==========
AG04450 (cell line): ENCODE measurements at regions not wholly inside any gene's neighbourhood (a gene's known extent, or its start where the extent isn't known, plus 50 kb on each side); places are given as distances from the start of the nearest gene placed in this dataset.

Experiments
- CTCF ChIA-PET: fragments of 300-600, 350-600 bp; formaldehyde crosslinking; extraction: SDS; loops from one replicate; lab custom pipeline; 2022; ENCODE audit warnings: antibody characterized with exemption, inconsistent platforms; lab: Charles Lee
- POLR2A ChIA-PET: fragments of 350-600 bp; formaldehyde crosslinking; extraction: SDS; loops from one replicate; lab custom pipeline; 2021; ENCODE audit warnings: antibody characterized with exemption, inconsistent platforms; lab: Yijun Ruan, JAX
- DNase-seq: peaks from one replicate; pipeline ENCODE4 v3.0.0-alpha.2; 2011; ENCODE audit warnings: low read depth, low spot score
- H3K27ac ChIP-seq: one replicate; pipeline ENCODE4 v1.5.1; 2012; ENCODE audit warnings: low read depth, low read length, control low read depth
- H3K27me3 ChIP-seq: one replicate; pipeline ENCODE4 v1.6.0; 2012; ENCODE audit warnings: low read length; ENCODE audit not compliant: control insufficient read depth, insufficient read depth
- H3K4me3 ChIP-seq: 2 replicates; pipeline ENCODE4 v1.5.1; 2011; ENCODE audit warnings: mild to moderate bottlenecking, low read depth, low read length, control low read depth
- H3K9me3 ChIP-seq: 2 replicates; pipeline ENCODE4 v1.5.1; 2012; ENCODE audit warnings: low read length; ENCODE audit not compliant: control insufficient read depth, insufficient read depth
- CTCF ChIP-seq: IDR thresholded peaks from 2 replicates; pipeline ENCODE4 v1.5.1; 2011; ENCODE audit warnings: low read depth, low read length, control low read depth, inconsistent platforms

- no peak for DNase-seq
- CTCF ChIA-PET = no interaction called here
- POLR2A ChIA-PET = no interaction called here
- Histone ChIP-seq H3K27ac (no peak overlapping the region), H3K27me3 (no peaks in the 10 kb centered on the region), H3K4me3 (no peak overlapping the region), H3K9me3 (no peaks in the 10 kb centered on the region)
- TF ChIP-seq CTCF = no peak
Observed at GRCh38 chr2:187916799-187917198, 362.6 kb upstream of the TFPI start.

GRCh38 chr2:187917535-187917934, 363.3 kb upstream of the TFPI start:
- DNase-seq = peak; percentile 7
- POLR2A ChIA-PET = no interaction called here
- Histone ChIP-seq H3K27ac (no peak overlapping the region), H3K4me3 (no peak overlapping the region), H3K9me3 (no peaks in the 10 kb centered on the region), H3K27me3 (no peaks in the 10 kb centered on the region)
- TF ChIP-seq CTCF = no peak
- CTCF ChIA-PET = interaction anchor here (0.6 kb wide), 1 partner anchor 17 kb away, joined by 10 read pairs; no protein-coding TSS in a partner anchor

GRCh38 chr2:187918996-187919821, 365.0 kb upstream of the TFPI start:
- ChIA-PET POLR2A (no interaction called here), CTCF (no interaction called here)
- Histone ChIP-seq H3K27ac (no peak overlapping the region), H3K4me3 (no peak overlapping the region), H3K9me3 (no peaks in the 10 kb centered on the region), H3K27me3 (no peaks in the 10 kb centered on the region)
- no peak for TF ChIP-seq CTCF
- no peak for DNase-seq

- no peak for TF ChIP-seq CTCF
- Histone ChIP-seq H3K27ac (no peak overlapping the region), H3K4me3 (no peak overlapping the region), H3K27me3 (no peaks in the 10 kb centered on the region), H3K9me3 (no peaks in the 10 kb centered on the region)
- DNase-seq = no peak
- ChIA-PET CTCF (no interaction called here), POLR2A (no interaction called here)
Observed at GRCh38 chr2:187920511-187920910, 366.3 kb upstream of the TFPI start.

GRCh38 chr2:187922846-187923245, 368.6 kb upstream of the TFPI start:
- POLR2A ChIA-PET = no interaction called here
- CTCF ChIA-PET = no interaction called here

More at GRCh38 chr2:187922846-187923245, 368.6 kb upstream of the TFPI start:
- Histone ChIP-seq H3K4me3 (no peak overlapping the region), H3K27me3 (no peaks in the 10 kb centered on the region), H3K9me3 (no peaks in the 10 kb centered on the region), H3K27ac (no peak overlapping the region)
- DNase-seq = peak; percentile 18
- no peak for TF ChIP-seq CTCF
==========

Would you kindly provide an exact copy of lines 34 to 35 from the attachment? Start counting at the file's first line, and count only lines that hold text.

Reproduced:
- POLR2A ChIA-PET = no interaction called here
- CTCF ChIA-PET = no interaction called here